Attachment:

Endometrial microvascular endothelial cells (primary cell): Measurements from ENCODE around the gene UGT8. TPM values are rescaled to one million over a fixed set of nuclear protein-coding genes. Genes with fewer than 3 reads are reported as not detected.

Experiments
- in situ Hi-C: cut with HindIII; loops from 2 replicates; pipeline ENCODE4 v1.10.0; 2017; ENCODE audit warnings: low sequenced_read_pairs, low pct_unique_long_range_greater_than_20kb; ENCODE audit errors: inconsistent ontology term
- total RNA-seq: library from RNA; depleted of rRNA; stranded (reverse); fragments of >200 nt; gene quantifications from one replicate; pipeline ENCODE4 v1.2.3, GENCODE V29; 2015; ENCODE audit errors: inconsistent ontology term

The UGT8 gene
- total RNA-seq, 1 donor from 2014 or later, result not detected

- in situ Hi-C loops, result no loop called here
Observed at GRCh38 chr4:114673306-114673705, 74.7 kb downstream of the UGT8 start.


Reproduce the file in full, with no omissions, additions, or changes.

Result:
Endometrial microvascular endothelial cells (primary cell): Measurements from ENCODE around the gene UGT8. TPM values are rescaled to one million over a fixed set of nuclear protein-coding genes. Genes with fewer than 3 reads are reported as not detected.

Experiments
- in situ Hi-C: cut with HindIII; loops from 2 replicates; pipeline ENCODE4 v1.10.0; 2017; ENCODE audit warnings: low sequenced_read_pairs, low pct_unique_long_range_greater_than_20kb; ENCODE audit errors: inconsistent ontology term
- total RNA-seq: library from RNA; depleted of rRNA; stranded (reverse); fragments of >200 nt; gene quantifications from one replicate; pipeline ENCODE4 v1.2.3, GENCODE V29; 2015; ENCODE audit errors: inconsistent ontology term

The UGT8 gene
- total RNA-seq, 1 donor from 2014 or later, result not detected

- in situ Hi-C loops, result no loop called here
Observed at GRCh38 chr4:114673306-114673705, 74.7 kb downstream of the UGT8 start.